Yet amidst these cultural and political shifts, American attitudes and U.S. policy toward other drugs have remained static. No state has decriminalized, medicalized, or legalized cocaine, heroin, or methamphetamine. And a recent poll suggests only about 10 percent of Americans favor legalization of cocaine or heroin. Many who advocate marijuana legalization draw a sharp distinction between marijuana and “hard drugs.”

That’s understandable: Different drugs do carry different risks, and the potential for serious harm from marijuana is less than for cocaine, heroin, or methamphetamine. Marijuana, for example, appears incapable of causing a lethal overdose, but cocaine, heroin, and methamphetamine can kill if taken in excess or under the wrong circumstances.

But if the goal is to minimize harm – to people here and abroad– the right policy is to legalize all drugs, not just marijuana.

In fact, many legal goods cause serious harm, including death. In recent years, about 40 people per year have died from skiing or snowboarding accidents; almost 800 from bicycle accidents; several thousand from drowning in swimming pools; more than 20,000 per year from pharmaceuticals; more than 30,000 annually from auto accidents; and at least 38,000 from excessive alcohol use.

Few people want to ban these goods, mainly because while harmful when misused, they provide substantial benefit to most people in most circumstances.

The same condition holds for hard drugs. Media accounts focus on users who experience bad outcomes, since these are dramatic or newsworthy. Yet millions risk arrest, elevated prices, impurities, and the vagaries of black markets to purchase these goods, suggesting people do derive benefits from use.

That means even if prohibition could eliminate drug use, at no cost, it would probably do more harm than good. Numerous moderate and responsible drug users would be worse off, while only a few abusive users would be better off.

And prohibition does, in fact, have huge costs, regardless of how harmful drugs might be.

First, a few Economics 101 basics: Prohibiting a good does not eliminate the market for that good. Prohibition may shrink the market, by raising costs and therefore price, but even under strongly enforced prohibitions, a substantial black market emerges in which production and use continue. And black markets generate numerous unwanted side effects.

Black markets increase violence because buyers and sellers can’t resolve disputes with courts, lawyers, or arbitration, so they turn to guns instead. Black markets generate corruption, too, since participants have a greater incentive to bribe police, prosecutors, judges, and prison guards. They also inhibit quality control, which causes more accidental poisonings and overdoses.

The bottom line: Even if hard drugs carry greater health risks than marijuana, rationally, we can’t ban them without comparing the harm from prohibition against the harms from drugs themselves. What’s more, prohibition creates health risks that wouldn’t exist in a legal market. Because prohibition raises heroin prices, users have a greater incentive to inject because this offers a bigger bang for the buck. Plus, prohibition generates restrictions on the sale of clean needles (because this might “send the wrong message”). Many users therefore share contaminated needles, which transmit HIV, Hepatitis C, and other blood-borne diseases. In 2010, 8 percent of new HIV cases in the United States were attributed to IV drug use.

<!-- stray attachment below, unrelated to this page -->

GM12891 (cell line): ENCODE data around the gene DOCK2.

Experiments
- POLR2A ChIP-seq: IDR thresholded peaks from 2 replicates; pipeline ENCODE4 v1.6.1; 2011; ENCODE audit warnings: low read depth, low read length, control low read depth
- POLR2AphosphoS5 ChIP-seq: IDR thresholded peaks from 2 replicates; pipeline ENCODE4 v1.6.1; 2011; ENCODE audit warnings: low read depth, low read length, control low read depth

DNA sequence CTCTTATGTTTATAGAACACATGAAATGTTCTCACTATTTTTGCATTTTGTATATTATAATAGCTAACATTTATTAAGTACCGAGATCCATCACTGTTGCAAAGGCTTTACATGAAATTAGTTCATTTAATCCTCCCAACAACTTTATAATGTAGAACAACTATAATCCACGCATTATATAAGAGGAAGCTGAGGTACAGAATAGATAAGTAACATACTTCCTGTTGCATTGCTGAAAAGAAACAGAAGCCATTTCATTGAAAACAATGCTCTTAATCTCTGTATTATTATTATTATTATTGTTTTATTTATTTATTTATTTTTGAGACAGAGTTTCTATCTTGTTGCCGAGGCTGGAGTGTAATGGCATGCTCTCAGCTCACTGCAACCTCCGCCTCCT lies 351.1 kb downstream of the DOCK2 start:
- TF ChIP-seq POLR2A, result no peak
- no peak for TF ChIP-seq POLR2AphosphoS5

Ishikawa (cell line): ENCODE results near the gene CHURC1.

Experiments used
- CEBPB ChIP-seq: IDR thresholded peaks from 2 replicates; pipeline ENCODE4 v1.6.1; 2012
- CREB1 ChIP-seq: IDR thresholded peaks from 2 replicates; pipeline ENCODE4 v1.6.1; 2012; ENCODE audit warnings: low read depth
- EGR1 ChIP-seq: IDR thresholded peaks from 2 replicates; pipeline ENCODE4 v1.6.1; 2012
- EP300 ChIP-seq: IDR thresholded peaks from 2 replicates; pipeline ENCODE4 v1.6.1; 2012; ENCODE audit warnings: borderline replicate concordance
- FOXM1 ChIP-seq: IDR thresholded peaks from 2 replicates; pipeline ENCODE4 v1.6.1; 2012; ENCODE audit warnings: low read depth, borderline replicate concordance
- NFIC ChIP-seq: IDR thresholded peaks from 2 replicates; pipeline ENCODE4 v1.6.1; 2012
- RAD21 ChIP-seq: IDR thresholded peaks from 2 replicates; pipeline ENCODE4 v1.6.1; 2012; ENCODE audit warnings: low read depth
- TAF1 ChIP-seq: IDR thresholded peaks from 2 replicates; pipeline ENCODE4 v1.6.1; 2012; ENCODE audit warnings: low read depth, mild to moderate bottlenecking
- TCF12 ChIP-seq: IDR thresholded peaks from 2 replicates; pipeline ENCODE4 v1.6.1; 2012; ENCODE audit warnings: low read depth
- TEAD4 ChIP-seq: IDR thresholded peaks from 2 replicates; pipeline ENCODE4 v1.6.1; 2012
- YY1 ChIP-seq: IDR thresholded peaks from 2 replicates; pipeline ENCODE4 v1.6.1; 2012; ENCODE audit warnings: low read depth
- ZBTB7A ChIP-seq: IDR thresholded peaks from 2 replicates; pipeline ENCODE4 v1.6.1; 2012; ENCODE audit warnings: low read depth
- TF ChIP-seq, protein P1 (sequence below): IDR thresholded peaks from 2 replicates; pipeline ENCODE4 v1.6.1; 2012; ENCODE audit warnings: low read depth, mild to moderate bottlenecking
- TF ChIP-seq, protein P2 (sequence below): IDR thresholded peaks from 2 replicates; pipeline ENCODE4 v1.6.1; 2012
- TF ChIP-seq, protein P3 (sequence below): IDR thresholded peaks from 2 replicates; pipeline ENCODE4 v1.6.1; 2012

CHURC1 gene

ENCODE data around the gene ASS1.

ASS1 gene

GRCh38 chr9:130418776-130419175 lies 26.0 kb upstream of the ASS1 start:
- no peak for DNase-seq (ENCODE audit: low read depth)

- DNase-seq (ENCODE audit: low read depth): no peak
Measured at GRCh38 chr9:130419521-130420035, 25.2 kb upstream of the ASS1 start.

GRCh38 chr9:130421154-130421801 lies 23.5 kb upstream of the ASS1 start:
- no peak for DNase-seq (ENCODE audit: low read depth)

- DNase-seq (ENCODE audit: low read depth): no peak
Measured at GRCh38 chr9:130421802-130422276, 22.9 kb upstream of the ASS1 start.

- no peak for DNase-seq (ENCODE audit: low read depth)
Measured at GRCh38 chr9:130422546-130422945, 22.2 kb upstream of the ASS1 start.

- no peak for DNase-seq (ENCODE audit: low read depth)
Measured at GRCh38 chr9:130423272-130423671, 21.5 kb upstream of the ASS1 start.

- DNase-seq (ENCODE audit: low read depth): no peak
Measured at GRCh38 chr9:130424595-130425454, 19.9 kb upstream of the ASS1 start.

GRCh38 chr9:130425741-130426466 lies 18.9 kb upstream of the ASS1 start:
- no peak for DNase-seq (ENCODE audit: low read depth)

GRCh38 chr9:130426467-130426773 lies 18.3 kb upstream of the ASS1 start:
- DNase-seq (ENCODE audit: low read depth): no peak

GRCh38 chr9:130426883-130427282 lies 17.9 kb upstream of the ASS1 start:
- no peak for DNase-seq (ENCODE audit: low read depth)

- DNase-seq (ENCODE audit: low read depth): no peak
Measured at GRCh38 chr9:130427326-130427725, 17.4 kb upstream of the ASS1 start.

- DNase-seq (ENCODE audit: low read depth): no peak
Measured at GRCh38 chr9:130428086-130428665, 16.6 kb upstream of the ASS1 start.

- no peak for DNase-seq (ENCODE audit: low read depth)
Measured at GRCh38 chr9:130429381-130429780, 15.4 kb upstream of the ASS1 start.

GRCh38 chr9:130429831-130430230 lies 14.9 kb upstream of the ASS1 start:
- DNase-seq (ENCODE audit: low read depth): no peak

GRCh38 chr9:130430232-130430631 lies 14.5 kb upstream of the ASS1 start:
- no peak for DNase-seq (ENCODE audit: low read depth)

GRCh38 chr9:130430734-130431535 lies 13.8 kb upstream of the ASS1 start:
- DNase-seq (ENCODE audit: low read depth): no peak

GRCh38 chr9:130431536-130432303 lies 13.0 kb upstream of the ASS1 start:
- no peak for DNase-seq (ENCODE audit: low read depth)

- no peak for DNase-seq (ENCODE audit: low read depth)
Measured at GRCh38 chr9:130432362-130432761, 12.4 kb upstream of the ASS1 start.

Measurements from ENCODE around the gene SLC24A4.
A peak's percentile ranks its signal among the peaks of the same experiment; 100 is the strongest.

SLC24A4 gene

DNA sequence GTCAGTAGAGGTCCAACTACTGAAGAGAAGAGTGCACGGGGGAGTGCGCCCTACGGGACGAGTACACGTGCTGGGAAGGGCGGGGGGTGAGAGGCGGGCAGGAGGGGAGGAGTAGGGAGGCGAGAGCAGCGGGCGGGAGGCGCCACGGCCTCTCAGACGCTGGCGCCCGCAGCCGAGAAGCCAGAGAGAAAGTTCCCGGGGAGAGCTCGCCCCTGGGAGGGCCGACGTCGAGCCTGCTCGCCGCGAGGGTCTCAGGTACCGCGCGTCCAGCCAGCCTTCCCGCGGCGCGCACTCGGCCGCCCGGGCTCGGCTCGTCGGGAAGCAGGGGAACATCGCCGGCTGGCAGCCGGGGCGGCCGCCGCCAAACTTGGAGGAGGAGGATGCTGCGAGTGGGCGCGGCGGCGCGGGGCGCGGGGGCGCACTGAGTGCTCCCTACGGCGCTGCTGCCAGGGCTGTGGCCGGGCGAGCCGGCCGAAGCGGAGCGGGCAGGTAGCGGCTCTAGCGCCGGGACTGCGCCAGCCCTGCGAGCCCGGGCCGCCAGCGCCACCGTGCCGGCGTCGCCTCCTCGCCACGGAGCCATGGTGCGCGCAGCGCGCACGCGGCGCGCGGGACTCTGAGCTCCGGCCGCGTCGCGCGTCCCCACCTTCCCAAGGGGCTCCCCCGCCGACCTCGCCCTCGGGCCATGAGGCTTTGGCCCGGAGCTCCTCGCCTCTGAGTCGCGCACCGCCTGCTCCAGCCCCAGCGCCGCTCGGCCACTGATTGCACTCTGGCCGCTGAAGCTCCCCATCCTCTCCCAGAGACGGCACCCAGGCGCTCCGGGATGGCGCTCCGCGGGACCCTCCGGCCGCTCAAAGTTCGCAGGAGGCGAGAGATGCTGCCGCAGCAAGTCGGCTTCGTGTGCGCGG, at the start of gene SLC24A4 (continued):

Prohibition enforcement also encourages infringements on civil liberties, such as no-knock warrants (which have killed dozens of innocent bystanders) and racial profiling (which generates much higher arrest rates for blacks than whites despite similar drug use rates). It also costs a lot to enforce prohibition, and it means we can’t collect taxes on drugs; my estimates suggest U.S. governments could improve their budgets by at least $85 billion annually by legalizing – and taxing – all drugs. U.S. insistence that source countries outlaw drugs means increased violence and corruption there as well (think Columbia, Mexico, or Afghanistan).

It’s also critical to analyze whether prohibition actually reduces drug use; if the effects are small, then prohibition is virtually all cost and no benefit.

On that question, available evidence is far from ideal, but none of it suggests that prohibition has a substantial impact on drug use. States and countries that decriminalize or medicalize see little or no increase in drug use. And differences in enforcement across time or place bear little correlation with uses. This evidence does not bear directly on what would occur under full legalization, since that might allow advertising and more efficient, large-scale production. But data on cirrhosis from repeal of U.S. Alcohol Prohibition suggest only a modest increase in alcohol consumption.